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Ancient Romans may have had penis problem, Pompeii fresco appears to show

Ancient Romans may have had penis problem, Pompeii fresco appears to show
The men of ancient Rome may have suffered from a painful penis problem, an Italian researcher says after studying a rare, surviving 2,000-year-old fresco from Pompeii, the city that was covered with lava in the eruption of Vesuvius.

The fresco, discovered at the entrance to the House of the Vettii in Pompeii, depicts the Roman god Priapus with a large, erect penis, a customary image for the ancient Romans, who wanted to depict their virility. Priapus was a god to be reckoned with, representing all kinds of fertility-related things, from fruit and livestock to male genitalia.

In the fresco, Priapus was suffering from phimosis – a condition of the penis where the foreskin does not fully retract, which can be debilitating in certain forms. And since we usually associate gods with the best in mere mortals, Dr. Francesco Galassi believes the condition afflicted the majority of Pompeii men of the time, according to Discovery News.

"This condition presents different grades of severity, and in this specific case appears to be of the highest grade, in which there is no skin retractability on the glans," he told the website.

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Interestingly, Priapus did not appear to have the condition in other frescos, leading Galassi to believe that perhaps a prominent member of the Vettii family suffered from the condition and thought it was a good idea to show that a mighty god can suffer from it too.

But Galassi thought there might be another culprit. “It could be that the condition was so widespread that the artist chose to depict it,” he said.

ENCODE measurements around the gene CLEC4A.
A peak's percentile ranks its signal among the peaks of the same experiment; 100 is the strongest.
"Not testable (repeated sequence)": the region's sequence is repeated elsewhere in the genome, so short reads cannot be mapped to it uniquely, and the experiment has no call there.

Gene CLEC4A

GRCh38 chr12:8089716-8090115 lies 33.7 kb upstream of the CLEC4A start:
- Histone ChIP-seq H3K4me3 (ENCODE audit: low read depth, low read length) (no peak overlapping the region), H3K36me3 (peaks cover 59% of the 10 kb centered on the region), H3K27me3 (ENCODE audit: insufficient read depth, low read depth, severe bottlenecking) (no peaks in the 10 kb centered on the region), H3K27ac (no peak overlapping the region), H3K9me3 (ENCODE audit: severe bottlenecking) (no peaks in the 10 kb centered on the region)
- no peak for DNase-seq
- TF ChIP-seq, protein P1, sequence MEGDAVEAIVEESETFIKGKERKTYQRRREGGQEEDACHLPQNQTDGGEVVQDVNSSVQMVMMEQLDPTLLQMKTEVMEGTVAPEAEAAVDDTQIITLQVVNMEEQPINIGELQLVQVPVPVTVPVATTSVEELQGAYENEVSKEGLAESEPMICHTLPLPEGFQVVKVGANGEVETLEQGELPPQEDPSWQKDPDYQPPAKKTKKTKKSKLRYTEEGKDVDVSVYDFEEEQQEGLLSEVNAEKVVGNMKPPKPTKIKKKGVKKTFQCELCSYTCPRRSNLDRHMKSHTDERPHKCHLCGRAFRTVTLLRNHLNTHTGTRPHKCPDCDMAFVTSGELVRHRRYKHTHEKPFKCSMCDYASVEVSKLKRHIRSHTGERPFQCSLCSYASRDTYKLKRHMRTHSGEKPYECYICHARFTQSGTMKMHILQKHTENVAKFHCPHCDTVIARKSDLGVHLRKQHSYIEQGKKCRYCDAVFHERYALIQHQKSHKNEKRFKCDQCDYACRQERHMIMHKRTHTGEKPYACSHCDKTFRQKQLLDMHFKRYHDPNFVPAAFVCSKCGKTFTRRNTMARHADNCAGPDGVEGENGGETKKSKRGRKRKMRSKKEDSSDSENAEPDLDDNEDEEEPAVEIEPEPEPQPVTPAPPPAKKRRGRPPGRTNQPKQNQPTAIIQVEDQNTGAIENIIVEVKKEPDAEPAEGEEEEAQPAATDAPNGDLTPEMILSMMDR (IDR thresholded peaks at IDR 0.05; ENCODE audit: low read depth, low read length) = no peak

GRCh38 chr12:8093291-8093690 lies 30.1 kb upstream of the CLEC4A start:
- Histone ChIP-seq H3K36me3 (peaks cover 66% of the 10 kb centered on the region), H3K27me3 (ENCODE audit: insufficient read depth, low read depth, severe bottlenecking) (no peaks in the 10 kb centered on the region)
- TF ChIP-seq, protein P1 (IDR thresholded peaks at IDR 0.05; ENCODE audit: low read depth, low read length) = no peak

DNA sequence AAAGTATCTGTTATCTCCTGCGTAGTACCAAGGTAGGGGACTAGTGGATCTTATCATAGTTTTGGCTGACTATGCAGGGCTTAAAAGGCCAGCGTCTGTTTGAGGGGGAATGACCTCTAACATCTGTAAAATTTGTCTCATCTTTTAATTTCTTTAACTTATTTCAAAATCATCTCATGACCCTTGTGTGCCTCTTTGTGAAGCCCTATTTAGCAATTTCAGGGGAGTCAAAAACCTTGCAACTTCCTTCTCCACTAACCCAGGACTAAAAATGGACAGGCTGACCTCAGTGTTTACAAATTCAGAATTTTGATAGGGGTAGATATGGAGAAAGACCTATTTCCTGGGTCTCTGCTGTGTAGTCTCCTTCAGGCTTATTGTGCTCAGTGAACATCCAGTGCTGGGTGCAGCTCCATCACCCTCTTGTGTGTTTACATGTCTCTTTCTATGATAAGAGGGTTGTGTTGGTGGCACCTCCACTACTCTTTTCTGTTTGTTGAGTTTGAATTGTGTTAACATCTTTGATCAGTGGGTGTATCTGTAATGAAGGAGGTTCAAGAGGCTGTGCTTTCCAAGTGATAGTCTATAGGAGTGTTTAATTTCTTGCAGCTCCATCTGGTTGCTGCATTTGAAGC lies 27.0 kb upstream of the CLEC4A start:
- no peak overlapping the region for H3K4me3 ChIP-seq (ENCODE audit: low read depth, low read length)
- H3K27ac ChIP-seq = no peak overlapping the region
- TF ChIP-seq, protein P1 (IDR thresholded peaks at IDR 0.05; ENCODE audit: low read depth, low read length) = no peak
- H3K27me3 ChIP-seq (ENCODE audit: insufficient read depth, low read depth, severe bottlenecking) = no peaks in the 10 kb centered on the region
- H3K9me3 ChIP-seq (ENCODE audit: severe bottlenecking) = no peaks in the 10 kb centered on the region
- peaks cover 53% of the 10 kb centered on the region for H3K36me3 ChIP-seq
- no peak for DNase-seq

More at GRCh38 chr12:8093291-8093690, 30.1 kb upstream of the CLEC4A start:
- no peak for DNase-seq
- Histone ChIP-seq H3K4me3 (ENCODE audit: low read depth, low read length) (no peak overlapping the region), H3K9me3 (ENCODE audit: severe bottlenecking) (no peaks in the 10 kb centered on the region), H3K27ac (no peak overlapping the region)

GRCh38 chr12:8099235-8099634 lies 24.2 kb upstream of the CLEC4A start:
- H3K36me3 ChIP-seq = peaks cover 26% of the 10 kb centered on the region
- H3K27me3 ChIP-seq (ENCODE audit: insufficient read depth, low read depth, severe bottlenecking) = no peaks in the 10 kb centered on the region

The sheer amount of penis-shaped objects of wood and stone found in Pompeii convinced Galassi he was on the right track. And he is not the only researcher to have noticed the non-retracting foreskin problem in ancient Roman art.

"Anatomical votive offerings made in Italy between the fourth to second centuries BC do often show the penis with the foreskin closed around the top, as in the later Priapus painting from Pompeii," said Jessica Hughes, lecturer in classical studies at the Open University in the UK.

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Votives are closely related to healing and fertility, so Hughes – a specialist in the field – believes the artifacts were essentially offerings to the gods by men suffering from phimosis.

This is why she believes the Priapus fresco to be so interesting. The god was supposed to be the opposite of anyone with a foreskin problem, let alone something that could cause sexual dysfunction.

"In this case it’s more challenging for us to understand why the artist would have chosen to represent a biological condition that may have been seen to threaten fertility and health," Hughes told Discovery.

"Perhaps we need to see this painting as a comment on the power of the divine body, which didn't suffer from the same biological limitations as the mortal body."

Priapus also seems to suffer more often than others from penile dysfunction: according to The Local, an academic wrote in 2007 that it was his interpretation that Priapus also suffered from penis gigantism, known as Proteus syndrome.

The problem of phimosis was treatable in ancient Roman times, but involved more painful methods than current treatments, such as circumcision.

Nowadays, it’s easily treatable with a range of techniques and medication.

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